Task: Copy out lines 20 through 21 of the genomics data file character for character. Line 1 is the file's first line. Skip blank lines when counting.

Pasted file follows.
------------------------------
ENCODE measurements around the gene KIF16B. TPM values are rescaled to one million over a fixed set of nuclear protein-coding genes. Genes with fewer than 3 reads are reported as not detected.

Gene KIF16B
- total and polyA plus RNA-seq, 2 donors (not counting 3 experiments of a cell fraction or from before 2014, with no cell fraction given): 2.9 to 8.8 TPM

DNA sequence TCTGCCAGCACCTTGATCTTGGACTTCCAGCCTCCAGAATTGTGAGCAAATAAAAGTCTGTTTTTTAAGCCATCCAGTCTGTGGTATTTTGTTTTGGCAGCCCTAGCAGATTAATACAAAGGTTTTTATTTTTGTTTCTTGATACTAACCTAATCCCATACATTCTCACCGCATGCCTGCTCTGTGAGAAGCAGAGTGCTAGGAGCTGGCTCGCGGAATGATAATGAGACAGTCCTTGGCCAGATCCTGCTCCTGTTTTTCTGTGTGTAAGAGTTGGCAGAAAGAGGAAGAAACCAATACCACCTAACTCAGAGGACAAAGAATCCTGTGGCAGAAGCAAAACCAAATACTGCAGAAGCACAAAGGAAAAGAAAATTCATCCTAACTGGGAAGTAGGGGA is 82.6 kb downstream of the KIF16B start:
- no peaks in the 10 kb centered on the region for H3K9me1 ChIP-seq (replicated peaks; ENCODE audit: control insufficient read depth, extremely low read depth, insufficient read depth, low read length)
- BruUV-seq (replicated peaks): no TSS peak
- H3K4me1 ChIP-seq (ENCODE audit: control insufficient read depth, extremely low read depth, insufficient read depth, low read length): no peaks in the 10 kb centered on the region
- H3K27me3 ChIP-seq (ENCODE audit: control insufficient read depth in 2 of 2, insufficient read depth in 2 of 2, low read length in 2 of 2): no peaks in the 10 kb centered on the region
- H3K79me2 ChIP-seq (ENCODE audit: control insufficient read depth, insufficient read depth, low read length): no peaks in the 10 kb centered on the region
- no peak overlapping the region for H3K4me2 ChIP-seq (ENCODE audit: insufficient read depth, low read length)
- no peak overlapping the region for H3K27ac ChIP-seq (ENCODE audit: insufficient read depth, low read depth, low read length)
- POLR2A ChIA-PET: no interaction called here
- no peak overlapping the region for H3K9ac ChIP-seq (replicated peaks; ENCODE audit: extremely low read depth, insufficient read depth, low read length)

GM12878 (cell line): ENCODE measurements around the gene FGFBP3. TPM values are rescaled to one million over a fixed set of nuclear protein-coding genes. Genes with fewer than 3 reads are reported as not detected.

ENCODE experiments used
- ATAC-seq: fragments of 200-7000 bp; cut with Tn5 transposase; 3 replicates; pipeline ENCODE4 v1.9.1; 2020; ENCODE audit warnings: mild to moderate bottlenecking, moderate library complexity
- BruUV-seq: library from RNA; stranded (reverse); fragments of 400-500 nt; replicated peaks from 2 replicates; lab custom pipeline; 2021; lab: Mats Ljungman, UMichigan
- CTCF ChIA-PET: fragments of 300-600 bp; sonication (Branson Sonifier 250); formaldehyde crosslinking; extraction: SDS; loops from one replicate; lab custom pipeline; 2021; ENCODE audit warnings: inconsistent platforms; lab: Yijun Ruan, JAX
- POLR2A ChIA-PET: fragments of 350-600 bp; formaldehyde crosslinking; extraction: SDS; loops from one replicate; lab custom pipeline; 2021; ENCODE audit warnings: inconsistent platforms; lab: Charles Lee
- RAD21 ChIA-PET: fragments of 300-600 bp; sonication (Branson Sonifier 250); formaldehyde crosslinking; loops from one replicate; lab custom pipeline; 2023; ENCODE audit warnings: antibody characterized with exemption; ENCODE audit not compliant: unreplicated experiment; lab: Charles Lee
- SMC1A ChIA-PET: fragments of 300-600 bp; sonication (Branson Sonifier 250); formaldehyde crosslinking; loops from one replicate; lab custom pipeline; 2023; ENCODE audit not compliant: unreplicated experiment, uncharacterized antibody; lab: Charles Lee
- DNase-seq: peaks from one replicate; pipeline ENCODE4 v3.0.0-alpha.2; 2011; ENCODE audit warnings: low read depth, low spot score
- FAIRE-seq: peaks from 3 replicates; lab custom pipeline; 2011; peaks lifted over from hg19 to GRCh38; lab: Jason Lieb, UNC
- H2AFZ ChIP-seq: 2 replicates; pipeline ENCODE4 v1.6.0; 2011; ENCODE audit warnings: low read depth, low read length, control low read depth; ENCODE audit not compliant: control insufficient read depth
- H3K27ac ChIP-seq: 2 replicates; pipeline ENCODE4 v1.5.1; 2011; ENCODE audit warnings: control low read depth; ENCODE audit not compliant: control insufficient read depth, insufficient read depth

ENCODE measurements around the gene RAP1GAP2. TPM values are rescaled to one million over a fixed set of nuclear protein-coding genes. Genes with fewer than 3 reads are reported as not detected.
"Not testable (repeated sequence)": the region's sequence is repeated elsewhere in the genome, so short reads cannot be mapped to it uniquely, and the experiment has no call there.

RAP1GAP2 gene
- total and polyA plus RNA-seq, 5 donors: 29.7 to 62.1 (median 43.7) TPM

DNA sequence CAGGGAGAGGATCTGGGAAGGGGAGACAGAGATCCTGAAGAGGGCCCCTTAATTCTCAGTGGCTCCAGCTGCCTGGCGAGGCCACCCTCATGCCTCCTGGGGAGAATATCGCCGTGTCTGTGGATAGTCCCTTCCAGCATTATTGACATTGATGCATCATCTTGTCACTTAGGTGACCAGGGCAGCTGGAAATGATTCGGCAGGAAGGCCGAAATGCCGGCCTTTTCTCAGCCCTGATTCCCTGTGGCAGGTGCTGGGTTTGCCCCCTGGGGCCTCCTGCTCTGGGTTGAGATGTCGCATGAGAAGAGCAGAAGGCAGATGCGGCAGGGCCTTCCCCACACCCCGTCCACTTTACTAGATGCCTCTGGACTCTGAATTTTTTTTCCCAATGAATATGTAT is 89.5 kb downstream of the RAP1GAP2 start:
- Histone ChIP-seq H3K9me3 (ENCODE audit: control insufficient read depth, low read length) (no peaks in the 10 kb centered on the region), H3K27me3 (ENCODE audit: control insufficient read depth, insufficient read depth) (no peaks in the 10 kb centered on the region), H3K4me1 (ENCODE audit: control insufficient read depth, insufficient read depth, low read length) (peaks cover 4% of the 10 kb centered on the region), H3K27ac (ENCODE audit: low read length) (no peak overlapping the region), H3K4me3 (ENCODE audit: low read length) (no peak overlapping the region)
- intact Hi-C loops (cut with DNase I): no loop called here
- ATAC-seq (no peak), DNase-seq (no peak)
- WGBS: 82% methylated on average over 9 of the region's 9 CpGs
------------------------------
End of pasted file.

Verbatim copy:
- RAD21 ChIA-PET: fragments of 300-600 bp; sonication (Branson Sonifier 250); formaldehyde crosslinking; loops from one replicate; lab custom pipeline; 2023; ENCODE audit warnings: antibody characterized with exemption; ENCODE audit not compliant: unreplicated experiment; lab: Charles Lee
- SMC1A ChIA-PET: fragments of 300-600 bp; sonication (Branson Sonifier 250); formaldehyde crosslinking; loops from one replicate; lab custom pipeline; 2023; ENCODE audit not compliant: unreplicated experiment, uncharacterized antibody; lab: Charles Lee